Friday, August 18, 2023

Psychiatric slavery

Perhaps the single best dramatization of the "slave plantation" character to which the Illinois forensic psychiatric system so obviously aspires, is an elderly (age 77) African-American patient at EMHC named James Baker. A former forensic program director confided in me several years ago that he really wanted Baker to get a conditional release, because it just doesn't look good when a recipient of services dies in custody.

I've written about James several times. I think he was a drug user at an early age, grew up in bad neighborhoods in Chicago, got into the "mental health" system, killed somebody, was found NGRI, got coerced to take more drugs, finally decided completely on his own that he'd get off all the drugs, and got punished for that at EMHC for many years by several treating psychiatrists including none other than Richard Malis-with-malice, who literally kept James in chains until a judge forced an end to it.

I once had a plan to get a picture of James being loaded into an EMHC van in his chains, to go to an opthamologist appointment for his glaucoma. I figured I could blast that picture all over the internet with some suitable caption about "American slavery then and now." It never happened because of the very sensible judge, who basically told Malis, "Go in the jury room right now with Baker, and fix this." 

But one of the greatest regrets of my legal career is not having succeeded in getting James Baker released. He's only a year and a half from his Thiem date now, after three and a half decades at EMHC! When I first knew him he played basketball every day; now he has a hard time walking, and probably will be in a wheelchair from now on. What a tragic, ugly waste!

I asked Barry Smoot why the system could possibly want to keep Baker at EMHC any longer. He said that's easy: Baker is valuable property. He causes little or no trouble, he's an easy patient to deal with and he's worth federal dollars like other patients, but for less expense, at least for the moment. It's a short-sighted business calculation, but not entirely irrational.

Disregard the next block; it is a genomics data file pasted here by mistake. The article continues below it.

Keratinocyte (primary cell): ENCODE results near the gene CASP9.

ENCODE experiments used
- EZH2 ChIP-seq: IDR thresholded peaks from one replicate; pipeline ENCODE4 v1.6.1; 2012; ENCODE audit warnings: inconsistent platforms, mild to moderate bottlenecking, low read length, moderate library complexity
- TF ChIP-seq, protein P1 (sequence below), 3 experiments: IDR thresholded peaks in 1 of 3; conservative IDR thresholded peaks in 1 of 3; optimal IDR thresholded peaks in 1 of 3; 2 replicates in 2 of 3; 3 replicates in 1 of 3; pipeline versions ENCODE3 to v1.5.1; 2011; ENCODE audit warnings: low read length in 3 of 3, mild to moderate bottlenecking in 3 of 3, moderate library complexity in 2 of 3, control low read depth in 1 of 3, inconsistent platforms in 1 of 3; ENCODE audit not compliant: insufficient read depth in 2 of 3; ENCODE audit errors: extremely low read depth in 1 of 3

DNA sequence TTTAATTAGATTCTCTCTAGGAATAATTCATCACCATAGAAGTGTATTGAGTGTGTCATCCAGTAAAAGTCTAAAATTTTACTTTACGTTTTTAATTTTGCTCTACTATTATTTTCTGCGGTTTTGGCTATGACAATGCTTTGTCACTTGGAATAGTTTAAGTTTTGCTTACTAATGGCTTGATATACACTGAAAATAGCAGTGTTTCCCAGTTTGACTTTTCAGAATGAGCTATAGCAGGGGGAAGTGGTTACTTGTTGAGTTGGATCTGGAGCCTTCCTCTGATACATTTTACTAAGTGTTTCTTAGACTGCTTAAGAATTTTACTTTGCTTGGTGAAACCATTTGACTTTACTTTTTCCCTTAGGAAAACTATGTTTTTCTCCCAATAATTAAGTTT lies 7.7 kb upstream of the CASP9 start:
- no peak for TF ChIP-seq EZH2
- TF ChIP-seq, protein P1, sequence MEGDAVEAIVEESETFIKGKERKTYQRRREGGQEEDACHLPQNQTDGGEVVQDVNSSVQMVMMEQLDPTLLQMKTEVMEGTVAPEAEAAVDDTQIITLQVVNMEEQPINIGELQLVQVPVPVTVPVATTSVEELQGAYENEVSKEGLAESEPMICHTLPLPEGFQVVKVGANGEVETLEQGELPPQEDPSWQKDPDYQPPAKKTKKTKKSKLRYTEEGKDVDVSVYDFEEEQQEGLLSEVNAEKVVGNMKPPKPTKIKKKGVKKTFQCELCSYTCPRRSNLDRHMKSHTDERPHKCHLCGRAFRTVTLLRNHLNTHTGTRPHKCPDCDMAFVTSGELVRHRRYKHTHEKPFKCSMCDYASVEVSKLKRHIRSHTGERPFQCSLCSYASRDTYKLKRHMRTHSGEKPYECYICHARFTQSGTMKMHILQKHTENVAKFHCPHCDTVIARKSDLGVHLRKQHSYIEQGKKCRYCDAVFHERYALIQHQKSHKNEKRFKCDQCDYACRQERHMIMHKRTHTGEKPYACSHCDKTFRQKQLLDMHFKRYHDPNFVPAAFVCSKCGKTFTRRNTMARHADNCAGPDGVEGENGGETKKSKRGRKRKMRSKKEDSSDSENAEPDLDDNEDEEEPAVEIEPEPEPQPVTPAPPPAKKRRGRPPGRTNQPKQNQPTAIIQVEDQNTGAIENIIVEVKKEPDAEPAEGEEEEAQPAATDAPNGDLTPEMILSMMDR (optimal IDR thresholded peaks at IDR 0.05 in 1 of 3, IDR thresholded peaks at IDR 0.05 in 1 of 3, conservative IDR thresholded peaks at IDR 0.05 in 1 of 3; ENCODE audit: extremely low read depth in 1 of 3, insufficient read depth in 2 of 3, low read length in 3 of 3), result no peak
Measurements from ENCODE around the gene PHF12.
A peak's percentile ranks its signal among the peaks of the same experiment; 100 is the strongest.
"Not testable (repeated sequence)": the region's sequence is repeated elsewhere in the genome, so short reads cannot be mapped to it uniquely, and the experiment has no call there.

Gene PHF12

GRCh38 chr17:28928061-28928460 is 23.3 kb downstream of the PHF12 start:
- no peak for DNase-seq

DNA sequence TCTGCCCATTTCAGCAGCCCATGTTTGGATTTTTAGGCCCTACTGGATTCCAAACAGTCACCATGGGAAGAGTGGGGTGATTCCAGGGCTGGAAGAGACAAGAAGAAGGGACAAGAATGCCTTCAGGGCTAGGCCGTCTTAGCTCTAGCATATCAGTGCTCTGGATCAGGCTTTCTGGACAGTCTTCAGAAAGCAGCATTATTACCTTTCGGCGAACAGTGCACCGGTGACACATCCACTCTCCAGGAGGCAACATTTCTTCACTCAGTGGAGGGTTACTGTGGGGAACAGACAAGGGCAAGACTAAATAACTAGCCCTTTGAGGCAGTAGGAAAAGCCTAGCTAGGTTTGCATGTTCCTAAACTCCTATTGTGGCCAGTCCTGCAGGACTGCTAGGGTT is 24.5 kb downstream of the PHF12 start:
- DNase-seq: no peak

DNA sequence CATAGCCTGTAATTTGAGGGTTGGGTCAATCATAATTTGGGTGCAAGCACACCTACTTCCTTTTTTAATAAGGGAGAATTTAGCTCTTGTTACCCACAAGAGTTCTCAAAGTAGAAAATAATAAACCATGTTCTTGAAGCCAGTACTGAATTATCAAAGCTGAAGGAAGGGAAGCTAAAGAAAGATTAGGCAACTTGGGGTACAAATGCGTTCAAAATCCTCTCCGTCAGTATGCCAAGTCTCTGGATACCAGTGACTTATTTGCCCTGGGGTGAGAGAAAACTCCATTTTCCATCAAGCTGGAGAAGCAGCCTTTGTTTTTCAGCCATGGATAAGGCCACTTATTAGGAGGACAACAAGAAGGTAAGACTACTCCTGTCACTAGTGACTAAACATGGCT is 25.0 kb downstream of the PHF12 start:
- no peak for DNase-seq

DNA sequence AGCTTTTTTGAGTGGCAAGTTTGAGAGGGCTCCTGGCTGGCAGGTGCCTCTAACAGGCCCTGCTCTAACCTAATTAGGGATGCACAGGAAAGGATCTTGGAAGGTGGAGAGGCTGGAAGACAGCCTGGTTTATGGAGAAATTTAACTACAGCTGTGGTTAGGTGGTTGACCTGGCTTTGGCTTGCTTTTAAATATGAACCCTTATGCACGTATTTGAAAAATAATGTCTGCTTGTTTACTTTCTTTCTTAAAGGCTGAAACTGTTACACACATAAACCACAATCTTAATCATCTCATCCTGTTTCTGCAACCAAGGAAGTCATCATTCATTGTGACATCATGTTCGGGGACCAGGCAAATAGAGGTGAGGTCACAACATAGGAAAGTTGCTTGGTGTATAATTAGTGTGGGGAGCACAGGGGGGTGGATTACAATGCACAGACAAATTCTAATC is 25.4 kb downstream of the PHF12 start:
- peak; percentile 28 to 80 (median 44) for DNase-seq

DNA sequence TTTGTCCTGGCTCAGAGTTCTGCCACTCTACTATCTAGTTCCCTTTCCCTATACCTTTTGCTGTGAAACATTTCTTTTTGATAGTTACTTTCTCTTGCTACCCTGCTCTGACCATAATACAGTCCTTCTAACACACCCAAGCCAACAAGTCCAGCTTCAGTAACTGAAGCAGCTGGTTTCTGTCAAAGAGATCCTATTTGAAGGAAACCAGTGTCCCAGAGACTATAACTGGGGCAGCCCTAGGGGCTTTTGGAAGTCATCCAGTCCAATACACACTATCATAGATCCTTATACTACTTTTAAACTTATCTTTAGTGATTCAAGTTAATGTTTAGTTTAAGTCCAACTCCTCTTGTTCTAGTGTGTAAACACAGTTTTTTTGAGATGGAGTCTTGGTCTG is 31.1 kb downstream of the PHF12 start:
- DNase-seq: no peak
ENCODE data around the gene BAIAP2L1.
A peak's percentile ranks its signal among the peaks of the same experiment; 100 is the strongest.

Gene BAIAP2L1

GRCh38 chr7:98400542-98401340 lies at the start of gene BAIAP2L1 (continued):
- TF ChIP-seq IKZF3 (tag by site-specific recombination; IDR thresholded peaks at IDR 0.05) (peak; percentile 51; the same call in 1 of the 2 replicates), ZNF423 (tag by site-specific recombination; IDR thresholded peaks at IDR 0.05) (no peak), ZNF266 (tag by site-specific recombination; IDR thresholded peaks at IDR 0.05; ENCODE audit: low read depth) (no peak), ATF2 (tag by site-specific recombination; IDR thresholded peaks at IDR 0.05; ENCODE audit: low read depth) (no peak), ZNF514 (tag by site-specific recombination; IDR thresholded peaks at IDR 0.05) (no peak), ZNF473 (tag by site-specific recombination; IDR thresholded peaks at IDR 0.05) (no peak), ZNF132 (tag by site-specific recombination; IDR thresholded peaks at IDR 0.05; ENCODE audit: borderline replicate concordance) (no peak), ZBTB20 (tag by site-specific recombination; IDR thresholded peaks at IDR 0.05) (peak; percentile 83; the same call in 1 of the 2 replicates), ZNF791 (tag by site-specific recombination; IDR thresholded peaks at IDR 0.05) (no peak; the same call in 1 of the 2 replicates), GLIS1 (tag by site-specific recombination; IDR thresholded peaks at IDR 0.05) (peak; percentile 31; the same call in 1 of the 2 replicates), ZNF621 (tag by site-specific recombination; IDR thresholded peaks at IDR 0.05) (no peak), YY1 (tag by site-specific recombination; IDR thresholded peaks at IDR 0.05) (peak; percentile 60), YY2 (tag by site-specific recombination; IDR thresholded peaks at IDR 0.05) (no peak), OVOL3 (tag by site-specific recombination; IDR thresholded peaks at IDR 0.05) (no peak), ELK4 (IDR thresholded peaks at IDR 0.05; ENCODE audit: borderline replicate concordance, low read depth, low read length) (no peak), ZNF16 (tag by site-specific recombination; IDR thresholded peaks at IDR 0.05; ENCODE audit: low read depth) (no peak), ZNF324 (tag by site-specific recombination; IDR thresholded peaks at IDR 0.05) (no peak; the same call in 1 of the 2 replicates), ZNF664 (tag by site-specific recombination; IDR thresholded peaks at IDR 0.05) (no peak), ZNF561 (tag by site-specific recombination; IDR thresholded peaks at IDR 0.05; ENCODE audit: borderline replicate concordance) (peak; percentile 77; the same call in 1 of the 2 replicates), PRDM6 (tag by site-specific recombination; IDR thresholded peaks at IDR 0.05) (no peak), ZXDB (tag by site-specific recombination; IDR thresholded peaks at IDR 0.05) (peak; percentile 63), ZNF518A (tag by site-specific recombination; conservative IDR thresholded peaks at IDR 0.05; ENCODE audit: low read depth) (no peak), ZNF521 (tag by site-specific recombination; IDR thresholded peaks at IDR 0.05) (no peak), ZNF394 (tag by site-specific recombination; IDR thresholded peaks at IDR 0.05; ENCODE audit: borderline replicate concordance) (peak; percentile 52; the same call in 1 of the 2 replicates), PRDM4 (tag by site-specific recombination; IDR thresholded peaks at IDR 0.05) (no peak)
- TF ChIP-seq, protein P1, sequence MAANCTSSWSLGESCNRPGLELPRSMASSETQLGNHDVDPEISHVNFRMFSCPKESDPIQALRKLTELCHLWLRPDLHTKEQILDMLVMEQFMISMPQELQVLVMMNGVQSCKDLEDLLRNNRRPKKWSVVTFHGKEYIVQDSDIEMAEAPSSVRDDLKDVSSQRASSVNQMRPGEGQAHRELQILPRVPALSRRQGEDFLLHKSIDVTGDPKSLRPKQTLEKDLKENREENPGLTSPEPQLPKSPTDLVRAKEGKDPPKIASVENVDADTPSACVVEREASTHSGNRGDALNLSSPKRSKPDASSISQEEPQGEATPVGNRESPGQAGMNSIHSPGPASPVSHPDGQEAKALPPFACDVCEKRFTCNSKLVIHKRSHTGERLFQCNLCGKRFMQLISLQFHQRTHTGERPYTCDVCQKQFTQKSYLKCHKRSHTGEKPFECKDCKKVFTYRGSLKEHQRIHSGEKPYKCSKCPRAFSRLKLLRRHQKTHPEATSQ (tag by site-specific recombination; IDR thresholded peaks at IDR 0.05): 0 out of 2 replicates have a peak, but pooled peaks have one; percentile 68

Baker's current social worker and his psychiatrist were the only two clinical staff to attend his monthly treatment plan review yesterday. They have an acceptance for James' placement in the community already, despite his not taking psych drugs, being diagnosed with schizophrenia, and having committed a homicide. That speaks volumes.

But why should EMHC let the value and the income that this slave represents for the institution be transferred over to Bobby E. Wright Transitional Homes? They can keep him at EMHC for another year and a half, under transparently ridiculous but arguably "clinical mental health" logic like, "Well, he might benefit from doing the community reintegration program (which consists of two or three trips to local malls) for the fourth time. We did change it a little bit since he did it the third time... now we not only go to the mall, but also to McDonald's!"

There's no conditional release packet being prepared for James Baker. Nobody is bothering. He's easily maintained property like Barry Smoot pointed out.

They don't even need the chains anymore, he can't run!


Quick note: It's only August but this is my 57th article posted in 2023, which is my highest ever for any calendar year since I started the blog in 2009.

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